The novel has turned a critical corner.  Matty, my protagonist, is casting his lot with the Chahta.  As I invent his further challenges and accomplishments, I ponder a title for the work.  The most fitting title, "The Dispossessed" has already been used.  A line from W.B. Yeats' poem, "The Curse of Cromwell", laments, 'Oh, What of That?'  Taken out of context, it has little impact. Other titles considered revealed clues of the outcome of the story, so they didn't make the cut.  The Rowan Tree is an important symbol, and may find its was into the title.  For Irish History buffs, I've considered, "Goslings Too Shall Fly" or "Celtic Diaspora".  Lots of others are on the table.

I find it interesting that as I invent the story, title options are revealed to me. I take on the role of the messenger who must note the story my characters are telling me.  This never  happened while writing poetry.  I am in command of that genre, but the novel has taken on a life of its own, and the characters residing in my brain direct me to get their way. I struggle to still retain some modicum of control.

So as Matty embarks on the final chapters of the book, (or the final part of the final book in the series). The tempo will shift, the maturing process and exposure to a new culture will result in a more contemplative character whose survival skills will change his knowledge and experience to wisdom.  Making wise decisions is critical. . . . .

Live Ireland Reconnect

Just rejoined One of my favorite web sites.  Live Ireland - internet radio  Good music and friendly people

You'll hear current and traditional music, and chat with new friends with common interests.

Check it out.

Monday, July 13, 2015

The Pitch

O.K., I 'bit the bullet' and followed the advice in the writer's mags and such, and put my ideas into a business plan.  I cobbled a business plan, identified my market, listed what influenced me and talked about my 'platform'.  I did all of this to clear my mind so I could get to writing what is pitched below.  My novel in a nutshell.

                    What would it take for two farm boys to abandon their simple life and their family and put themselves in harm’s way in an army of rebellion?  This is a  coming of age tale of growing up in 17th century Ireland. The horrors of the rebellion hit home with the return of two uncles, both wounded in a battle in Ulster. The brothers are swept up in the action when they are secretly involved in stealing arms from a Scottish outpost in Sligo.  Though their involvement is not exposed, a family friend is murdered for his part in the raid.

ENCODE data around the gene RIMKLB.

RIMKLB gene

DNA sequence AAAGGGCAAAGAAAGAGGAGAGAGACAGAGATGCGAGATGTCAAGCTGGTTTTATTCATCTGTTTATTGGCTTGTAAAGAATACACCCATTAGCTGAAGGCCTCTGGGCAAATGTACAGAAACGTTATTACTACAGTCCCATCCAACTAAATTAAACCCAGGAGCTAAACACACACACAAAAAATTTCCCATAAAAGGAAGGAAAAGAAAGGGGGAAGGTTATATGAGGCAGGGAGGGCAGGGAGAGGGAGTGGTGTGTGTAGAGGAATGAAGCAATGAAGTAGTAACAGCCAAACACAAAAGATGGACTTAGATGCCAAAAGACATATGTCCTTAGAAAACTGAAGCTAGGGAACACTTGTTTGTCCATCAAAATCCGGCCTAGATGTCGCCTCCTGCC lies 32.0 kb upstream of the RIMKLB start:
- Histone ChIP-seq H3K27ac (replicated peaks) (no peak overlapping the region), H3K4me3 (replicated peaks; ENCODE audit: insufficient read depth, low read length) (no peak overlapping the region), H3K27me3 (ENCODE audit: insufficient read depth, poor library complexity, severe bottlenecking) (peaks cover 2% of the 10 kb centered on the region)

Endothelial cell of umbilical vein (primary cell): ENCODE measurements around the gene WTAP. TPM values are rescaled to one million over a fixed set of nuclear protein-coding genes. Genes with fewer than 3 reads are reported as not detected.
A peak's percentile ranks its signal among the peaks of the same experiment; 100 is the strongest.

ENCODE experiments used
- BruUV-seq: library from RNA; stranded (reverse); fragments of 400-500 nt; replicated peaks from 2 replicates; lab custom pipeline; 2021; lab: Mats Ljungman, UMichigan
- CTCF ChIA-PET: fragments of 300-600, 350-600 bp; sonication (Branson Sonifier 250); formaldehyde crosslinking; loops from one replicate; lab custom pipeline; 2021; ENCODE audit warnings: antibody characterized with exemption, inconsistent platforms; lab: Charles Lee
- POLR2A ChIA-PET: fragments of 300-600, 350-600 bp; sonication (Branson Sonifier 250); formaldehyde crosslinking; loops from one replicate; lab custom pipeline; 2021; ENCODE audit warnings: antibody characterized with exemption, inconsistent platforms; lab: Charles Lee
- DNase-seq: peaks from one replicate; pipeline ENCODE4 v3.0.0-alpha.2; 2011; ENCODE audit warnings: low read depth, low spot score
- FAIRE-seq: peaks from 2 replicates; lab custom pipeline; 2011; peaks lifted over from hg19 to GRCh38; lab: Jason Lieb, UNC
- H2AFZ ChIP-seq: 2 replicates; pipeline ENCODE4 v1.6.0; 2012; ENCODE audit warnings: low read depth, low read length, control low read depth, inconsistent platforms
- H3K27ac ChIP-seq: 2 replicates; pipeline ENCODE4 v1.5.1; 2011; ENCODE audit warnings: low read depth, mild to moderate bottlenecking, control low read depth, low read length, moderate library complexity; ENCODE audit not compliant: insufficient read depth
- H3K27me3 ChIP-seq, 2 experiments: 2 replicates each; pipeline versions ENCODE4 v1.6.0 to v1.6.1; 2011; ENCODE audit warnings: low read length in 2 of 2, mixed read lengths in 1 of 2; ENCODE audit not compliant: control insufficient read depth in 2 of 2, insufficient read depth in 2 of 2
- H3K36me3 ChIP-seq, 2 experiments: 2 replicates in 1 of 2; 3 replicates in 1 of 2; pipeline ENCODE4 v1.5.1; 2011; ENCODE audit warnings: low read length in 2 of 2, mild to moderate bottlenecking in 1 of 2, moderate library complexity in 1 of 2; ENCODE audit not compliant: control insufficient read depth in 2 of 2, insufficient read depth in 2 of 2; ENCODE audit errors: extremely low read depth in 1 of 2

The boys say nothing at home, but choose to leave rather than give the family guilty knowledge of their crimes.  They intend to join the Irish rebels to avenge their friend and their uncles fighting against the royalists, but the confusing political and religious loyalties of the times find them working as draymen in the confederation army, under the leadership of royalist officers fighting for the King against Cromwell’s ‘New Model Army’.
            In the siege of Drogheda there were few survivors.  Those that did survive were sent to Barbados as slaves.  In Barbados the Irish interact with black Africans bought in Brazil and Choctaws enslaved by the Spanish and sold to the English planters.  The war between English Royalists and Parliamentarians finds its way to Barbados, and forces some planters to leave the island with some of their slaves.  Their escape leads to the American colonies where the Irish go into the forests of Alabama with the Choctaws and are assimilated into the Woodland Indian culture only to discover that the Choctaw are on the same path to destruction that Ireland experienced.

So there it is, with all the trappings of a literary historical work of fiction  Fictional characters  interacting with real people who existed in the period and sharing experiences that really happened.  (Or so it is said in some history books)

Sunday, July 5, 2015

Old Writer's Angst or Why Bother?